Sometimes it is difficult to draw take-home conclusions from theme-tastings involving less than 10 bottles of wine. I experienced such an anticlimax last month with a Chilean Carmenere tasting. They all tasted like California Cabarnet or Merlot. I found no distinguishing features that would allow easy identification in a blind tasting.

Imagine my pleasant surprise last night when another South American star yielded a much more conclusive experience. Our goal was to experience Malbec, the Argentinian version. This is a grape that many in my wine circle taste on occasion, but not with a frequency that would allow easy familiarity. We had five Argentinian bottles in this tasting (see appendix below). As it so happened, we also had a bottle from Napa, and another from Cahors, a region in Southern France which is the sole remaining home of this grape in its original home.

Malbec was at one time a varietal that went into Bordeaux blends. Like it cousin Carmenere it fell out of favor in its home in 1956, when a frost killed more than 75% of the crop. It found a new niche in Argentina which has now adopted the grape into its national identity. In France it survived in Cahors, where it is blended with Merlot or Tannat. North American winemakers, forever in seach for the next best thing have also extensively experimented with Malbec, not only in Napa and Sonoma, but also in Paso Robles, Wala Wala, Oregon, Texas, New York and various other states not well known for wines.

The grape remains primarily Argentinian in its current identity, mainly grown in the Mendoza region, from where all five bottles in our tasting originated. These featured variable styles and prices but common denominators distinguishing them from their French and American counterparts. Actually it was the other two that stood apart from the Argentinians with their uniquely “local” characteristics. The Cahors was unmistakably French. It had a Bordeaux-like nose, multi phase complexity on the palate, a uniquely French peppery upfront fruit with follow-up tannins and acid that was like a “rough” Bordeaux. The specific bottle, Clos La Coutale is a Kermit Lynch staple at Wine Wizards, 70% Malbec- 30% Merlot, and we were tasting a 1999, the oldest bottle in the group, making it yet more of a specialty item. Nonetheless, Cahors stood out easily as itself.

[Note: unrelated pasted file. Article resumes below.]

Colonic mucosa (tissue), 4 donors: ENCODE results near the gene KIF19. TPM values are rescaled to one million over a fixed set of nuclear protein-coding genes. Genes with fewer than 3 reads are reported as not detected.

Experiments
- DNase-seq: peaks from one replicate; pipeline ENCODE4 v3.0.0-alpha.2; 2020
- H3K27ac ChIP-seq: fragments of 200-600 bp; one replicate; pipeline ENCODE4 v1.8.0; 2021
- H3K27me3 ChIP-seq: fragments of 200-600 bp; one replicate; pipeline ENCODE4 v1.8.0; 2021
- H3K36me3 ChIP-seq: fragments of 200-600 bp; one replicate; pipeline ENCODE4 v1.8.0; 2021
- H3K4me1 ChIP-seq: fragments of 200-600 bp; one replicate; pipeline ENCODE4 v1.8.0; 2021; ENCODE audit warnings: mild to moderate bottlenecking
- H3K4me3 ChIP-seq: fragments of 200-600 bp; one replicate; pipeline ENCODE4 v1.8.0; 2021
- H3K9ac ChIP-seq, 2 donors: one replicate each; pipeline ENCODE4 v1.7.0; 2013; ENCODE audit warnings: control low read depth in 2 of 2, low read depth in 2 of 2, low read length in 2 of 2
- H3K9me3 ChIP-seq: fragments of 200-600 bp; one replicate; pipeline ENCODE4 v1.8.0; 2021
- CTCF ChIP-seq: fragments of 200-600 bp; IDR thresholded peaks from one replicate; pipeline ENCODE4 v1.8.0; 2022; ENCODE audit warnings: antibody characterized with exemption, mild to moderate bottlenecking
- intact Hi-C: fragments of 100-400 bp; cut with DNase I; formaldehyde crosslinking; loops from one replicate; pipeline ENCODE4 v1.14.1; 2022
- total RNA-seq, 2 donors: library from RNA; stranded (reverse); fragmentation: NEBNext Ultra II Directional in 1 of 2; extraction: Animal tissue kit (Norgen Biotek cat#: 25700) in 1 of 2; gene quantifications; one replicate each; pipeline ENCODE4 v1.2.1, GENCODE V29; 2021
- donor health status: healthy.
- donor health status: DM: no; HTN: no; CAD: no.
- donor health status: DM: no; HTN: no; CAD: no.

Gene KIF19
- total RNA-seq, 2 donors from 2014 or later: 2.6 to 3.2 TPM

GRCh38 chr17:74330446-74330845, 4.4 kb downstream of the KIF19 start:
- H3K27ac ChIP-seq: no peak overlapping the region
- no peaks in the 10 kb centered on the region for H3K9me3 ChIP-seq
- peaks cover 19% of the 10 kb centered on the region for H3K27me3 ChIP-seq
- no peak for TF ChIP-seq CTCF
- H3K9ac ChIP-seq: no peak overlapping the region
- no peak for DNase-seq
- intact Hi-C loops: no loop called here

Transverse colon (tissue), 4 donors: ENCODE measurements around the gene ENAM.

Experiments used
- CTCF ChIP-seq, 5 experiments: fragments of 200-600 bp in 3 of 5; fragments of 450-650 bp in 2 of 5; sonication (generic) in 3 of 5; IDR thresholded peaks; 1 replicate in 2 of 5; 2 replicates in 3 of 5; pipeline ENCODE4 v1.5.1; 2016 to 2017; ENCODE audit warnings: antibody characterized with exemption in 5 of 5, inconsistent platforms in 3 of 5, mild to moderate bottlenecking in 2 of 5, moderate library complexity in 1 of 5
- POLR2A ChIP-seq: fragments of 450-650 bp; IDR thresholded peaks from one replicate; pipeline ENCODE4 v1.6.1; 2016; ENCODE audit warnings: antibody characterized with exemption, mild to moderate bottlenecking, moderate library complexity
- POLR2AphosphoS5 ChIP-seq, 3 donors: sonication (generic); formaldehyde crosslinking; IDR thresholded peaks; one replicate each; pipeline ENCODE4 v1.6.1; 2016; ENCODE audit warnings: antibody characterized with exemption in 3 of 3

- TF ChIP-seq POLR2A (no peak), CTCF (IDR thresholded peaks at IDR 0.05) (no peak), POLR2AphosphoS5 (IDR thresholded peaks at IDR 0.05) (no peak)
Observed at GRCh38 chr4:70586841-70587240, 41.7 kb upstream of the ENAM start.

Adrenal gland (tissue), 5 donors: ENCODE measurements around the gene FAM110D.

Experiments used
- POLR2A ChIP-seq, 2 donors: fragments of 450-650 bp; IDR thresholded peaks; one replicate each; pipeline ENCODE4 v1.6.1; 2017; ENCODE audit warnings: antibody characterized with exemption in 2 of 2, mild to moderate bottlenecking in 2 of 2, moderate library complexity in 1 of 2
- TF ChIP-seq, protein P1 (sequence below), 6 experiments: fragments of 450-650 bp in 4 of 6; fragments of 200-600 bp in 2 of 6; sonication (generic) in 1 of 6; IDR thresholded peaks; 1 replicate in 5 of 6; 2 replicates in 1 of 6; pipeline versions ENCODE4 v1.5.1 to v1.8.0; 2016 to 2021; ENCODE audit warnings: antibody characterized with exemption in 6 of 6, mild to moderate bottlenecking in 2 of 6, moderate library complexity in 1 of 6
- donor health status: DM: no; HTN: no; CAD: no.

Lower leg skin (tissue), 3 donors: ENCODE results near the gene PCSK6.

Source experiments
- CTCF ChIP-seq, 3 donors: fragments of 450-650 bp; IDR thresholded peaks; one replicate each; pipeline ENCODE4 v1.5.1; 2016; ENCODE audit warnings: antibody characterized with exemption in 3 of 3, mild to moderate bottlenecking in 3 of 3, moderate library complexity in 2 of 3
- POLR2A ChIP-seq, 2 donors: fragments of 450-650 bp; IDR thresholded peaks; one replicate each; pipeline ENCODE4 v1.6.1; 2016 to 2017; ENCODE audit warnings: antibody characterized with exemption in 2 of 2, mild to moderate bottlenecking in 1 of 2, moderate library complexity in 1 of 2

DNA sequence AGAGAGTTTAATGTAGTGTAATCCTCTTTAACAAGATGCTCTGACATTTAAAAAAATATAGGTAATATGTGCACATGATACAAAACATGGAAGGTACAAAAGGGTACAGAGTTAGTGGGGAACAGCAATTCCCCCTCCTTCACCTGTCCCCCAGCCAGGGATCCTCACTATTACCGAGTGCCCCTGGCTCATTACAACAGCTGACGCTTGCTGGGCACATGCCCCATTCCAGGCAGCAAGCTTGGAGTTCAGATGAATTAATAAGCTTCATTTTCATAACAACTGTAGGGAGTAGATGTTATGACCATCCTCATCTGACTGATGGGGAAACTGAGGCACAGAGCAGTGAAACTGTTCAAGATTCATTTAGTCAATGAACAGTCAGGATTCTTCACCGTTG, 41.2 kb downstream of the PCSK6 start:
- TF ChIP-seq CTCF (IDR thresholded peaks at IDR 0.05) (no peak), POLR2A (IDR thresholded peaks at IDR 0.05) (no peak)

Then there was the Hendry from Napa. How predictable! I have always said – referring to white varietals – that California winemakers have an uncanny ability to take any white grape and make it taste like Chardonnay. Well, they can also do the same with reds, usually making them taste like Merlot or Cabarnet. The Hendry was also easy to pick out from the group; a chocolaty, almost port-like nose, followed with high extraction Cabarnet-like fruit, a sweet mid palate, and a big oaky finish. “Easy guess!!”, I wrote in my tasting notes, while we tasted them all blindly.

So what about the Argentinians? They had variations on peppery, ripe fruit noses, and big ripe upfront fruit profiles, and generally less complex progressions on the palate. They all however had one feature that I found unique to them. Most wines that start with big, ripe, warm-weather fruit follow up with tannins, maybe some sweetness in mid-palate, and for sure high alcohol and oak in the finish, i.e. they start “warm weather” and end the same. These Mendoza wines, surprisingly, followed their ripe upfront flavors with cool weather finishes that I characterized as “cranberry, cherry, root beer”. Nor did they have overbearing oak or alcohol. The ripe beginning- unripe ending contrast was something I found unique to them.

Argentina has numerous Malbec labels drawn from 356,000 acres planted. While it is not totally reliable to draw the above conclusion based on 5 bottles, it is, in my opinion, a good start. Would I try more? Look at my list in the appendix and notice some of the prices. At some of those prices, you bet you!

Moris Senegor


The tasting list:

1999 Cahors, Clos la Coutale (market price?)

2006 Terrazas Reserva, Mendoza $16

2006 Vale la Pena, Mendoza $30

2006 Llama, Mendoza $11.55

2007 Zucccardi Q, Mendoza $20

2008 Festivo, Mendoza $8.95

2006 Hendry, Napa $35